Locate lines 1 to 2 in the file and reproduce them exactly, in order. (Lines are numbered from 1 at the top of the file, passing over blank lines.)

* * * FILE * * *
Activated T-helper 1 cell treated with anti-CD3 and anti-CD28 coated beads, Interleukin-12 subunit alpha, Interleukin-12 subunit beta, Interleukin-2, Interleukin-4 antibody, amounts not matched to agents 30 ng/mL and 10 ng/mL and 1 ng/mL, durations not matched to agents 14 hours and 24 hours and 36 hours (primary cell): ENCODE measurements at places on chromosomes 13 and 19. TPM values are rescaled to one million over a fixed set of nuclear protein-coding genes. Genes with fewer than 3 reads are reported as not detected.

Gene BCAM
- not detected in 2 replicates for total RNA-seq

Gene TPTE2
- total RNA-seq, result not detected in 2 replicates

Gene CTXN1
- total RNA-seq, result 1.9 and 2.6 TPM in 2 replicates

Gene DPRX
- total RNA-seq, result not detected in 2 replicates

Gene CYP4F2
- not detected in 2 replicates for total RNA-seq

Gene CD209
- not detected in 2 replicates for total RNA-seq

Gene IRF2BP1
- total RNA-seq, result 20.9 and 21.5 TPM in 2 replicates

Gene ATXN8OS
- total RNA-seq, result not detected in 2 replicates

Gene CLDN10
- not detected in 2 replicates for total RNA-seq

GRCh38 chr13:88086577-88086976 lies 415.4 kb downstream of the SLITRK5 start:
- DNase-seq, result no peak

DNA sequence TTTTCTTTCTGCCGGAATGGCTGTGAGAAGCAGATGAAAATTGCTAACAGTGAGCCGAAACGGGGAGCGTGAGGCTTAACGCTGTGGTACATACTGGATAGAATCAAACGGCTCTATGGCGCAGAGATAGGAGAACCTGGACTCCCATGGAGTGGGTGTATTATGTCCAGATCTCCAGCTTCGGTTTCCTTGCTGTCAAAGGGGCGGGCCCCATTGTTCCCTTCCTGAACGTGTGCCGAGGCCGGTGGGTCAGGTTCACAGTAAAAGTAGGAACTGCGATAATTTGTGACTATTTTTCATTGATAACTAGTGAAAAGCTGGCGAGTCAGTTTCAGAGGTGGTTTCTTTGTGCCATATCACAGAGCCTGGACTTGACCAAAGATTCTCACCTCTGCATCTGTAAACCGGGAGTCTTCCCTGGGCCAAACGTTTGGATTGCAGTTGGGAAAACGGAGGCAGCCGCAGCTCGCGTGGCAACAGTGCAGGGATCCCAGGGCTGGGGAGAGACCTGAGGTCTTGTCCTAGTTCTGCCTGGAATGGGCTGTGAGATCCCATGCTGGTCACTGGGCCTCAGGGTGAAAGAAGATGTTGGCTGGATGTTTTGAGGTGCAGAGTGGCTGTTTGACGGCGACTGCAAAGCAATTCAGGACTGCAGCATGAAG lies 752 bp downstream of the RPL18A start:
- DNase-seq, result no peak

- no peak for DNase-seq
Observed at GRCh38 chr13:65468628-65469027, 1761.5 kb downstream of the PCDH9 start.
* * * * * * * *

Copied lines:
Activated T-helper 1 cell treated with anti-CD3 and anti-CD28 coated beads, Interleukin-12 subunit alpha, Interleukin-12 subunit beta, Interleukin-2, Interleukin-4 antibody, amounts not matched to agents 30 ng/mL and 10 ng/mL and 1 ng/mL, durations not matched to agents 14 hours and 24 hours and 36 hours (primary cell): ENCODE measurements at places on chromosomes 13 and 19. TPM values are rescaled to one million over a fixed set of nuclear protein-coding genes. Genes with fewer than 3 reads are reported as not detected.

Gene BCAM